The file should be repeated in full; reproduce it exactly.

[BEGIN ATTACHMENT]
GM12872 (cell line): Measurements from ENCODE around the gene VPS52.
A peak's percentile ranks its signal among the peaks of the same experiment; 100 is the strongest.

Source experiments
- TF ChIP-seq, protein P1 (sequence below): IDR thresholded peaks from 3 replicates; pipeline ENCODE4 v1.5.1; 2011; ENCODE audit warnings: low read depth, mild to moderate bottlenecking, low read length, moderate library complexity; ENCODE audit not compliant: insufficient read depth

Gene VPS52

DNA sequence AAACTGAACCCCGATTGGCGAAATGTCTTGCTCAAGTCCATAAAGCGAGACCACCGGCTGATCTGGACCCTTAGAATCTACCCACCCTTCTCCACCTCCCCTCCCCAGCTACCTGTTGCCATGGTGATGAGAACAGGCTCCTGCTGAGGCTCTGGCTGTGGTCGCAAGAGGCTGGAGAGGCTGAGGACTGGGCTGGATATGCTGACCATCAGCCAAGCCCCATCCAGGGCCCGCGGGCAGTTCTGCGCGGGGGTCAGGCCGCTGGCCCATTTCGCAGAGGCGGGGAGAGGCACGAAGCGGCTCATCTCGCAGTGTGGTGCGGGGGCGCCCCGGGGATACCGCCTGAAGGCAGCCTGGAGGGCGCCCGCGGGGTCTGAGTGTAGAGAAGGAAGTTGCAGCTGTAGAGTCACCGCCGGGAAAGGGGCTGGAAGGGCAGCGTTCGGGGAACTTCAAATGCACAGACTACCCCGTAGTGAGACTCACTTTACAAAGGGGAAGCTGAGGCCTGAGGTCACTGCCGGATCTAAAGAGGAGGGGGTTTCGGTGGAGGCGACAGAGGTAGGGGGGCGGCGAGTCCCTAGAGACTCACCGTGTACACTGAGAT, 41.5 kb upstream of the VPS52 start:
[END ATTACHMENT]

GM12872 (cell line): Measurements from ENCODE around the gene VPS52.
A peak's percentile ranks its signal among the peaks of the same experiment; 100 is the strongest.

Source experiments
- TF ChIP-seq, protein P1 (sequence below): IDR thresholded peaks from 3 replicates; pipeline ENCODE4 v1.5.1; 2011; ENCODE audit warnings: low read depth, mild to moderate bottlenecking, low read length, moderate library complexity; ENCODE audit not compliant: insufficient read depth

Gene VPS52

DNA sequence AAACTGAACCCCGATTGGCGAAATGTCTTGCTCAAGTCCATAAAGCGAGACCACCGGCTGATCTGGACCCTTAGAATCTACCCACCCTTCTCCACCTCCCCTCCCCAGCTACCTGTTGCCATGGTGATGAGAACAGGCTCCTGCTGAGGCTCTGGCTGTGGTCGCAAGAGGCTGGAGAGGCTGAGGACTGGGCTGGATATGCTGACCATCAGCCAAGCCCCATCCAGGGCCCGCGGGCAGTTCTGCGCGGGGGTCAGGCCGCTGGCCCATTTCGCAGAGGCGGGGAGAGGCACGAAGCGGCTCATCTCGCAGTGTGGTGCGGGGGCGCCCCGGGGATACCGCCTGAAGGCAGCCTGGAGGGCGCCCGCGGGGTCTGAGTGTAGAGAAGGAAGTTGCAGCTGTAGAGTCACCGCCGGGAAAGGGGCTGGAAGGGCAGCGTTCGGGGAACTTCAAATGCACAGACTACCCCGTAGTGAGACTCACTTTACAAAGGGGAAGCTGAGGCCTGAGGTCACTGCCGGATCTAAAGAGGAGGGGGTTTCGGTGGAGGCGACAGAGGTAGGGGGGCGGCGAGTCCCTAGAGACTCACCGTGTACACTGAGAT, 41.5 kb upstream of the VPS52 start: